The FTSE 100 Finally Breaks All-Time High: Now For 7,000!

I had a sense of disorientation when I saw the FTSE 100 flashing 6935 this morning.

I’ve got so used to noting that the index still hasn’t recovered its peak of 31 December 1999, when it topped out at 6930, that I was shocked to see that it had finally got there.

I reckon that’s understandable. We have been waiting for this moment for more than 15 years.

Mile High

I’m both surprised and delighted to see the FTSE 100 finally overtake that embarrassing milestone.

Or rather, millstone, because people who still believe in the power of equity investing have had to repeatedly explain why the benchmark UK index had suffered such an apparently rotten Millennium.

Some people wrongly assumed that because the headline number was lower than in 1999, investors had only lost money since then.

That clearly isn’t the case at all.

Yield Of Dreams

First, no investor will have thrown all their money in at the top of the stock market.

Most will have fed in money both before and after that date, when the index was trading at far lower levels.

Those who invested at market lows in the wake of the technology crash and credit crunch may have more than doubled their money.

The critics also neglect the power of dividends, which aren’t measured by the headline index figure, but will have delivered almost half your investment returns over the past 15 years if you reinvested them for growth.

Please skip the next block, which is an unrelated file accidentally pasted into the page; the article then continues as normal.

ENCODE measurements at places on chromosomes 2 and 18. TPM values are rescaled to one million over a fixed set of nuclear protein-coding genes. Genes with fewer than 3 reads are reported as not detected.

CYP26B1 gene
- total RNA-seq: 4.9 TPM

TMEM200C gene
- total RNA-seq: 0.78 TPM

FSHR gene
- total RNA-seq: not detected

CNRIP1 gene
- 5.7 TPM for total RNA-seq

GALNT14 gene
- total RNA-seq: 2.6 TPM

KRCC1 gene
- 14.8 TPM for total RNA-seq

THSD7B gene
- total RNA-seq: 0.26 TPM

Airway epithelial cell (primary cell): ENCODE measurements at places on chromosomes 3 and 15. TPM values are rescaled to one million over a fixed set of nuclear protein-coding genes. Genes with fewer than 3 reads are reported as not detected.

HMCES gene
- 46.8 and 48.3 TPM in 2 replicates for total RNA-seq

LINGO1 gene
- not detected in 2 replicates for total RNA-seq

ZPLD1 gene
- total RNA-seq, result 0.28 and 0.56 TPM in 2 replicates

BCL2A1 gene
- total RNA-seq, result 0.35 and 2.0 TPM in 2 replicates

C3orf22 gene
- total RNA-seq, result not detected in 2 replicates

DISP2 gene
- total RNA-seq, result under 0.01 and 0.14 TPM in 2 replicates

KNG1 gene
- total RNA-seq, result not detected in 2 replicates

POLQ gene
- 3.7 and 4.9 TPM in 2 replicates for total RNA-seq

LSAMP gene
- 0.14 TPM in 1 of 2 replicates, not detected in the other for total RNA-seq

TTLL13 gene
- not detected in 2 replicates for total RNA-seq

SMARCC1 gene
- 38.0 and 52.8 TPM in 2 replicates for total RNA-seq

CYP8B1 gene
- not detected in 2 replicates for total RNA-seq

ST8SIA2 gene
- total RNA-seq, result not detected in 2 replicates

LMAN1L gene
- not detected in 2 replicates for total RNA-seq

The FTSE 100 total return index, which includes both share price growth in dividends, is up 66% over the Millennium. £10,000 invested on 31 December 1999 would be worth £16,694 today, with dividends reinvested.

So today’s apparent milestone isn’t anything of the sort.

But I’m still enjoying it, though.

Foolish But Fun

Motley Fool writers have a tendency of saying that investors shouldn’t be distracted by meaningless headline numbers, like today’s all-time high. And technically, of course, they are correct.

But on a human level, I find there is unquestionable emotional satisfaction in seeing the index break new ground.

It sheds the aura of stagnation (however misleading that was), and holds out the promise of further fun to come.

Next Stop 7000

So I promise to be equally surprised and delighted when the FTSE 100 breaks 7000, as it surely will. It may take time (the index has retreated slightly after hitting this morning’s high), but it will get there soon enough.

And when it does, those who still believe in the long-term power of stock market investing will have a fresh story to tell, and more people will be listening.

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Harvey Jones holds several FTSE 100 tracker funds. The Motley Fool UK has no position in any of the shares mentioned. We Fools don't all hold the same opinions, but we all believe that considering a diverse range of insights makes us better investors.